As a novel coronavirus started sweeping across the United States a year ago, it dawned quickly on state chief information officers that their offices and the governments they supported — like countless schools, businesses and organizations around the world — would have to quickly empty out and equip themselves and their customer agencies to keep working remotely.
While acquiring enough laptops, VPN licenses, video conferencing tools and other hardware and software was challenging enough, it also fell on many CIOs to address so many other issues laid bare by the COVID-19 pandemic. Unemployment systems, crushed by record-busting levels of demand, had to be stripped down and rebuilt in days. Other public-facing services like motor vehicles and nutrition assistance needed to be delivered virtually. Contact-tracing systems, an attempt to track the spread of the virus, needed to be built from scratch — sometimes with the help of giant tech corporations, sometimes not.
The events of the past 12 months have also put IT agencies at the forefront of their respective state governments unlike at any other moment. Reflecting on a year-plus of responding to a pandemic that’s killed 542,000 Americans and sickened nearly 30 million, four state CIOs shared with StateScoop some of what they’ve learned about tech’s role in government and how the health crisis has impacted them.
“People have had to do things that are outside the ordinary me under this emergency situation,” says longtime Connecticut CIO Mark Raymond. “We’ve done the same on the technology side.”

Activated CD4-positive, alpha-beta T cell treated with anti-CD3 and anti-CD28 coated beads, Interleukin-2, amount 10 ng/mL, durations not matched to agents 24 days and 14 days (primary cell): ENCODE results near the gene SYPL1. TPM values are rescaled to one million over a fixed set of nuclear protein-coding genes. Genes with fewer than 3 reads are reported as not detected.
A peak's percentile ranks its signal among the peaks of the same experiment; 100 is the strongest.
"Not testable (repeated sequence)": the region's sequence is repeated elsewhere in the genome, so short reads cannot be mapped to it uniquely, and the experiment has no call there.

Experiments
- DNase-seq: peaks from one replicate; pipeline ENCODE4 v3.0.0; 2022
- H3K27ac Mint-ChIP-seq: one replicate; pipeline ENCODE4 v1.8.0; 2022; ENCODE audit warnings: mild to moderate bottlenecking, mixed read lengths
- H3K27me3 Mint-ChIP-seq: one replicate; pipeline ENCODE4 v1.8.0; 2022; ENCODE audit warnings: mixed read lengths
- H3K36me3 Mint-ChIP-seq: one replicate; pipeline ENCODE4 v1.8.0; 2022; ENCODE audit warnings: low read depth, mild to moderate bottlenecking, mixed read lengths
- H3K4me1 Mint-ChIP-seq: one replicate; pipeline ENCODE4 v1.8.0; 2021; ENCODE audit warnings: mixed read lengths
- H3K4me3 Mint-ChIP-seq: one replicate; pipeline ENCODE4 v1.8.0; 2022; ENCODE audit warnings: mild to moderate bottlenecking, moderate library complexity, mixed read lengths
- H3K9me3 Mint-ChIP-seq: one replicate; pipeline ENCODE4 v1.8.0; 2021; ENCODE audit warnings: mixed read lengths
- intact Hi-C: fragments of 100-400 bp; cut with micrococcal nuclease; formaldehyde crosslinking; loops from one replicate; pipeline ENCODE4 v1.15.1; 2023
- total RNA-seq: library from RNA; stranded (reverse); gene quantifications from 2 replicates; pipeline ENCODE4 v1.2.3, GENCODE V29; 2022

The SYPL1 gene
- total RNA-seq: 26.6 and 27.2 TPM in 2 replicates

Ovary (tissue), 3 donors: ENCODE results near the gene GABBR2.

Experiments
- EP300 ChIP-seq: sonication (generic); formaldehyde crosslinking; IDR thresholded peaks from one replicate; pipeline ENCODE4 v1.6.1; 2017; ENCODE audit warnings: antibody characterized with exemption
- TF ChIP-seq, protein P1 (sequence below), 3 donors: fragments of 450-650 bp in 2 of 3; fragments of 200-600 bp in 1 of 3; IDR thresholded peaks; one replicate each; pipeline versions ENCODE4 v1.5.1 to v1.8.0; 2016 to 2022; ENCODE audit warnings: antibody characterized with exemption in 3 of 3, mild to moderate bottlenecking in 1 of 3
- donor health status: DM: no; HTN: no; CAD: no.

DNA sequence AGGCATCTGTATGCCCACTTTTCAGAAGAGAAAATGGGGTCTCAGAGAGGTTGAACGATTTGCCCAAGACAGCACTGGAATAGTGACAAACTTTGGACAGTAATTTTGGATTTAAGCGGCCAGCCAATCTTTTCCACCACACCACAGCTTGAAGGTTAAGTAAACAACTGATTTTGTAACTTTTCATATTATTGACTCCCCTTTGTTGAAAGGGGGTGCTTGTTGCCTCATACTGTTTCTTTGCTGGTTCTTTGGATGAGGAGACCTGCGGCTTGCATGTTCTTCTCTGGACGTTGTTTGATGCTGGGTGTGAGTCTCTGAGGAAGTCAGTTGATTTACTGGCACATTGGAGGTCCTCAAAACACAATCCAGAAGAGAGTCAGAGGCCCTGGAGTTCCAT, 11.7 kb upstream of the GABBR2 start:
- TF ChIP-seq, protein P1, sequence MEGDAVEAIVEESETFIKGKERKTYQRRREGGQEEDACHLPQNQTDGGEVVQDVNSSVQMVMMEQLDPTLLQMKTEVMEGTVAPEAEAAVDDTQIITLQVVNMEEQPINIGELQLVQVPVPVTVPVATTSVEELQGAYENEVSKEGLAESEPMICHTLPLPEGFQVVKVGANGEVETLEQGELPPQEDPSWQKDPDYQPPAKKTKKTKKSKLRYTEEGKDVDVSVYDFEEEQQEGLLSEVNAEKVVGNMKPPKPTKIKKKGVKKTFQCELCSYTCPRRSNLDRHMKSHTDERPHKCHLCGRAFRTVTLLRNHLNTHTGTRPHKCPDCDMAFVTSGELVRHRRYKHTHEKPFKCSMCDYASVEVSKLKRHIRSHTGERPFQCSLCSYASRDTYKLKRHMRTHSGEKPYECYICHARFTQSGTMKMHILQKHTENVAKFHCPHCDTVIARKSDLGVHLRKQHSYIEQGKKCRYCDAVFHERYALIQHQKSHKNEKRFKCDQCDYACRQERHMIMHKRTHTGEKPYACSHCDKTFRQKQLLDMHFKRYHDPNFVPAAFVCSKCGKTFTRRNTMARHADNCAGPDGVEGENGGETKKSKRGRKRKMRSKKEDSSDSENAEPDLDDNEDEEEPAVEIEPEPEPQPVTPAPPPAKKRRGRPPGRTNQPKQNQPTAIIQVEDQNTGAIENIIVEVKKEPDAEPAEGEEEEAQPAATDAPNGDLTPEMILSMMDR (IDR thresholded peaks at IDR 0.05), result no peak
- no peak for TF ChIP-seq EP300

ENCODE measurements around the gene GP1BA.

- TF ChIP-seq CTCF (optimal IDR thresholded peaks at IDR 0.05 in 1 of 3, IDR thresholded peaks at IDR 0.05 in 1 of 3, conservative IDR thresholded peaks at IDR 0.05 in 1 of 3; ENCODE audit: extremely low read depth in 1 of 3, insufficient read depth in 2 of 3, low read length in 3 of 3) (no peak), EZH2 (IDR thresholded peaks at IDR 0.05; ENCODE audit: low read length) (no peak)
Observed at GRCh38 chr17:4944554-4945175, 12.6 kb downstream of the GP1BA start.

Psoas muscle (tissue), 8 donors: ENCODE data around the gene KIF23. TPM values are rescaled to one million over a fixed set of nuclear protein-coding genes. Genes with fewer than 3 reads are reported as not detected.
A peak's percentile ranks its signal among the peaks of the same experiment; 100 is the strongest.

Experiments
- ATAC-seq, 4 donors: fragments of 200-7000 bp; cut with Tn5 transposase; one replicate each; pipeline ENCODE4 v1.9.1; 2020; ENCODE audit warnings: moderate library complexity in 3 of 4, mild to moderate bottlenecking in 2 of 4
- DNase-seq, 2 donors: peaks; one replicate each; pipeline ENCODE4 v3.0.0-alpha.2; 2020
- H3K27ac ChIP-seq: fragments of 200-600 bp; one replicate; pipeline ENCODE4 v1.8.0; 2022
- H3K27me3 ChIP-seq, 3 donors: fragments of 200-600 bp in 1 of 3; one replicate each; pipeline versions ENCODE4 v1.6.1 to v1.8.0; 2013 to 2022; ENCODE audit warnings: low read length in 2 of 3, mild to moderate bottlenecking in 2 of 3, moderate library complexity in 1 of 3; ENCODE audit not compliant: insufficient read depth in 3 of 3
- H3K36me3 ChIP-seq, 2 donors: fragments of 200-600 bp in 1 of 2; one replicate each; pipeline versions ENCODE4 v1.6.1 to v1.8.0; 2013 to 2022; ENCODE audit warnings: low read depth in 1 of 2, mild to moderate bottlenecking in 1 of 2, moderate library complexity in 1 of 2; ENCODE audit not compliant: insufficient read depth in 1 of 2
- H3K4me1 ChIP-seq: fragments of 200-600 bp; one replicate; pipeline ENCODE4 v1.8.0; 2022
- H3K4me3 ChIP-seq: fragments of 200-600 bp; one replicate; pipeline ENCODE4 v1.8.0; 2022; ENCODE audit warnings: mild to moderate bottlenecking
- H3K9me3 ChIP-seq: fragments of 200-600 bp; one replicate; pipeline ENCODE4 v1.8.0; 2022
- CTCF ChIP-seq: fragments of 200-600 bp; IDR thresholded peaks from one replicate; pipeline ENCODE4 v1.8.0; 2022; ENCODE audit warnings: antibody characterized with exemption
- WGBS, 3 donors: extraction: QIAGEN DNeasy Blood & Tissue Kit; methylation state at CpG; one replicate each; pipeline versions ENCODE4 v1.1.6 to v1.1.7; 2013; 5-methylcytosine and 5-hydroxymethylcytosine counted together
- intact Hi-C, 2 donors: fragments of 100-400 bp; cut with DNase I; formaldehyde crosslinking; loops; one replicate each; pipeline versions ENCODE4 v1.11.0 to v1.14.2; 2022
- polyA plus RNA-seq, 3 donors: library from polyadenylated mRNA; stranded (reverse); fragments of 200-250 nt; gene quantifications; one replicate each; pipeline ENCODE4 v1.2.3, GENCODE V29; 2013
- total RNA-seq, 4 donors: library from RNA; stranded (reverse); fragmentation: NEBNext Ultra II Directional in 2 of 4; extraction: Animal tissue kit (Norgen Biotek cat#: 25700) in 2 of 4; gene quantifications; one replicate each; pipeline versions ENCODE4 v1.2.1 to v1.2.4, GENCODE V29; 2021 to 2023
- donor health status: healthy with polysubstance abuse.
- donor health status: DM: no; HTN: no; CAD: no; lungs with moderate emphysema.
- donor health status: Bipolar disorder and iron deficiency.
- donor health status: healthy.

For other CIOs, like Indiana’s Tracy Barnes, the pandemic has defined their entire tenures. “As painful as it’s been, for me to come in at at a time when technology was at its at its highest need its most appreciated level, I could not have asked for a better time to take over,” says Barnes, who stepped into his role on March 6, 2020, five days before the World Health Organization declared a global pandemic.
Now, with COVID-19 possibly receding with the distribution of vaccines — which has vexed some state IT agencies — CIOs are starting to envision the future of state government. But realizing the post-pandemic environment won’t simply be a matter of laptop supplies and software licenses. The crisis has also underscored how tech decisions directly impact constituents’ lives.
“One of the things that I think came through the pandemic is we know that we rely on technology heavily, and we certainly did in order to be able to deliver, but at the end of the day, these are human issues,” says Texas CIO Amanda Crawford. “And how do we respond in that compassionate way as a government?”
These interviews have been condensed and edited.